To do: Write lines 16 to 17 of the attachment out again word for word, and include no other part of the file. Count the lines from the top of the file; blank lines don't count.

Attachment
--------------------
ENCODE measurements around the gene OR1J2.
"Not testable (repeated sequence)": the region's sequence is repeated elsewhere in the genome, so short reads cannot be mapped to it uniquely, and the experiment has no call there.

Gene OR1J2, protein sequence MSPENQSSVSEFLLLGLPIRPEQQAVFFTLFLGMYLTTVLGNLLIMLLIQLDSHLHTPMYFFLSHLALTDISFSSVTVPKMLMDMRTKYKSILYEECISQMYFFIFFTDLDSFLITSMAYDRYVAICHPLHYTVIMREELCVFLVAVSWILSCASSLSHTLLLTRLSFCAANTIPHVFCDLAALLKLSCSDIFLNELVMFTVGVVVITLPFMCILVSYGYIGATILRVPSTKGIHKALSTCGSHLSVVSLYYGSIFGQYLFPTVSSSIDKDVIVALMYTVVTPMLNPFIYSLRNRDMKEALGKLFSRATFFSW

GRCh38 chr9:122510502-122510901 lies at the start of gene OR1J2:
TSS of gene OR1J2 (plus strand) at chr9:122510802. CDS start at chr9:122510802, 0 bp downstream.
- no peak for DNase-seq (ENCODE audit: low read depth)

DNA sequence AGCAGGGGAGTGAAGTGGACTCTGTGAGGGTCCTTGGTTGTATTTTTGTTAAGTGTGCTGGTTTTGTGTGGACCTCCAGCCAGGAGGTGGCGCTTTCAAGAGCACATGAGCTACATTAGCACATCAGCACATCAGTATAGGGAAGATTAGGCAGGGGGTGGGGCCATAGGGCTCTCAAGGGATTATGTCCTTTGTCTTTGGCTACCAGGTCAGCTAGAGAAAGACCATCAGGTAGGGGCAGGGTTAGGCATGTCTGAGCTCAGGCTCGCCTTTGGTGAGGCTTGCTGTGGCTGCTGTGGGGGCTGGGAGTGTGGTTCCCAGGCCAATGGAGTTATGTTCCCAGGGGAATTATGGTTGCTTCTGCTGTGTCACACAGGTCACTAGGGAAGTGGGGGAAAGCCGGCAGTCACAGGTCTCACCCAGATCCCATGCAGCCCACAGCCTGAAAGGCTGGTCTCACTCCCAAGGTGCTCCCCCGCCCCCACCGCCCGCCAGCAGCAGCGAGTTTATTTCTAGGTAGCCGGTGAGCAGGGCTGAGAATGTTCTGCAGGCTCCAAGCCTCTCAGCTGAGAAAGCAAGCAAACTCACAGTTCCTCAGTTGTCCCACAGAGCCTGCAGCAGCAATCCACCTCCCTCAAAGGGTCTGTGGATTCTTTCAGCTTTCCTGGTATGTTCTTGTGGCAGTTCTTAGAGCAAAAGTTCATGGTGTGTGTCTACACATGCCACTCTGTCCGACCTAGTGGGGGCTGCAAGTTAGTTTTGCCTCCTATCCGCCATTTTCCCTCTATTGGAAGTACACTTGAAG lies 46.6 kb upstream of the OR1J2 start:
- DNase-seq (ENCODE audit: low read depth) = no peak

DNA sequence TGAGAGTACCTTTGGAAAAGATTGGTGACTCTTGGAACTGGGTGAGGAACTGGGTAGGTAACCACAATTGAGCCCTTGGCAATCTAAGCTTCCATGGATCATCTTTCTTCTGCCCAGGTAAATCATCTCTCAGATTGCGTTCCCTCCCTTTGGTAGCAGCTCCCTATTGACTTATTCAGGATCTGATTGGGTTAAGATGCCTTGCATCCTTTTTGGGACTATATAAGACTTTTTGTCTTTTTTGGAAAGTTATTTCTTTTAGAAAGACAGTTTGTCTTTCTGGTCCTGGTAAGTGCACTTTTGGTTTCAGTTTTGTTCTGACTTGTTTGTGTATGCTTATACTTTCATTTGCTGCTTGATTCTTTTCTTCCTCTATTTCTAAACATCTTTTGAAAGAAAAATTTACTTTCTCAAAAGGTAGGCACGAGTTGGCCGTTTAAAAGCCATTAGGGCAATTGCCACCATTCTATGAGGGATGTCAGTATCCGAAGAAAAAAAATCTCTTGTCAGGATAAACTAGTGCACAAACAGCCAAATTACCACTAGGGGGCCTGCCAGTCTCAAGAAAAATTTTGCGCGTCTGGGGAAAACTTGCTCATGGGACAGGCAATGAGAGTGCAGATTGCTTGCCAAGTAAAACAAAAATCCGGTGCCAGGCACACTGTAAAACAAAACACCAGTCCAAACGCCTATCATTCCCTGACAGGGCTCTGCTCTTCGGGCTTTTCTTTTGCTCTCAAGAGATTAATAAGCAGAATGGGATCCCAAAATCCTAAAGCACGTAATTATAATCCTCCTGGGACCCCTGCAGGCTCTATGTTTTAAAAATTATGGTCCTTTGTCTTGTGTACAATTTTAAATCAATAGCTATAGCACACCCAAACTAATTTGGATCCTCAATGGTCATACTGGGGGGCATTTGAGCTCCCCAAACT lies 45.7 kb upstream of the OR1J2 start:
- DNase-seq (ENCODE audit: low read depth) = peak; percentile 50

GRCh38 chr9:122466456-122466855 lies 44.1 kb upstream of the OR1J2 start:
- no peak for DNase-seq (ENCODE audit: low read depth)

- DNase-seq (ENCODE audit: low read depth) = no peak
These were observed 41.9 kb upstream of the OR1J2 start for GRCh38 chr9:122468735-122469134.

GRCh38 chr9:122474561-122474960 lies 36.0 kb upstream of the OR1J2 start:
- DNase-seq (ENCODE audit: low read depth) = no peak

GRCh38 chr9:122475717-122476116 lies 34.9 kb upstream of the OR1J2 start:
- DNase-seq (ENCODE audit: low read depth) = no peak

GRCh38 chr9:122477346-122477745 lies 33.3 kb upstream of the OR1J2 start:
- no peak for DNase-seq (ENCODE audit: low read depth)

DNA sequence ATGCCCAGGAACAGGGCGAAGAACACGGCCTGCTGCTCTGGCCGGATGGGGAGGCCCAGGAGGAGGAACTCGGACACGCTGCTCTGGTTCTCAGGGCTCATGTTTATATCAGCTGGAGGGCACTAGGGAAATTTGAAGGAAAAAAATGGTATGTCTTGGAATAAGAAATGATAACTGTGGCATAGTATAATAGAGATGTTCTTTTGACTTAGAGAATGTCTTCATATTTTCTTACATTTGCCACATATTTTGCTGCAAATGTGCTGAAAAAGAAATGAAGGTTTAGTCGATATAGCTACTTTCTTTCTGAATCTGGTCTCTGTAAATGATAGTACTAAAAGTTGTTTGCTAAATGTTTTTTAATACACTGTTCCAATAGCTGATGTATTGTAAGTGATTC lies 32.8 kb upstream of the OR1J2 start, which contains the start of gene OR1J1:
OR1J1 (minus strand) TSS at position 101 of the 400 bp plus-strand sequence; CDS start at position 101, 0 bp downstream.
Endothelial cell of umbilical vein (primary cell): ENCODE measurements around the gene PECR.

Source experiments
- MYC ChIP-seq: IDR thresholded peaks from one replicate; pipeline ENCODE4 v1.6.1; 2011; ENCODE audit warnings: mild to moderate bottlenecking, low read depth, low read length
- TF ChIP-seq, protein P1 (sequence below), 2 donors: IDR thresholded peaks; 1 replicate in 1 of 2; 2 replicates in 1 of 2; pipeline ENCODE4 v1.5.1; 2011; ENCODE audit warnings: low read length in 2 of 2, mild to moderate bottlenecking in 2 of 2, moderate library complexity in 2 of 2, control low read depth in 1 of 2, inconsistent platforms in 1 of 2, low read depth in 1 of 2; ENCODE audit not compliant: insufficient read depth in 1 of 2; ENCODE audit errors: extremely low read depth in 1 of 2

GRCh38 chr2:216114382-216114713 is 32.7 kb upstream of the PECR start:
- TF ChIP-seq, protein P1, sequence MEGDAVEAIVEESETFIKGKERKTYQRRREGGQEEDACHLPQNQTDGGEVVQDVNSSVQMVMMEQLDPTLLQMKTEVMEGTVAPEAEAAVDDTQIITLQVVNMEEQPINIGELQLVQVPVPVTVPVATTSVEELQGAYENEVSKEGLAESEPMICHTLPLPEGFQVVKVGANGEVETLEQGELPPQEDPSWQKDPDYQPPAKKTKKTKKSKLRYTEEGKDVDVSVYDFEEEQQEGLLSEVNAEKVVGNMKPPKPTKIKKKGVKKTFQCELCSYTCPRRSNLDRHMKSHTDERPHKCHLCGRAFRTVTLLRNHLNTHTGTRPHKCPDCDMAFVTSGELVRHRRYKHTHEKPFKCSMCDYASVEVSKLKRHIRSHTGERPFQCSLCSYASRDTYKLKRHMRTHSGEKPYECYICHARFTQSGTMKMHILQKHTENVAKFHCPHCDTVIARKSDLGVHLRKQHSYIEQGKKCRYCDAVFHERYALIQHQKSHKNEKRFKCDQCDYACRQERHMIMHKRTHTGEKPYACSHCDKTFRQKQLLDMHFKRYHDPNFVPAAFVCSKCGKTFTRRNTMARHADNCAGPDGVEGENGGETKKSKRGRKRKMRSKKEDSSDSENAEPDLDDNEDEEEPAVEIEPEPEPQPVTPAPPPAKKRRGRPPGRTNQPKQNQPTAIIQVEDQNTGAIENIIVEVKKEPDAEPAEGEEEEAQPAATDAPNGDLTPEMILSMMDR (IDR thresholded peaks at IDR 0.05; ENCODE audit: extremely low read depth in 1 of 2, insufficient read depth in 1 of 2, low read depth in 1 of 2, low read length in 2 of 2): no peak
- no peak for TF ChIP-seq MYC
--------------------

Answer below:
- DNase-seq (ENCODE audit: low read depth) = no peak

GRCh38 chr9:122475717-122476116 lies 34.9 kb upstream of the OR1J2 start: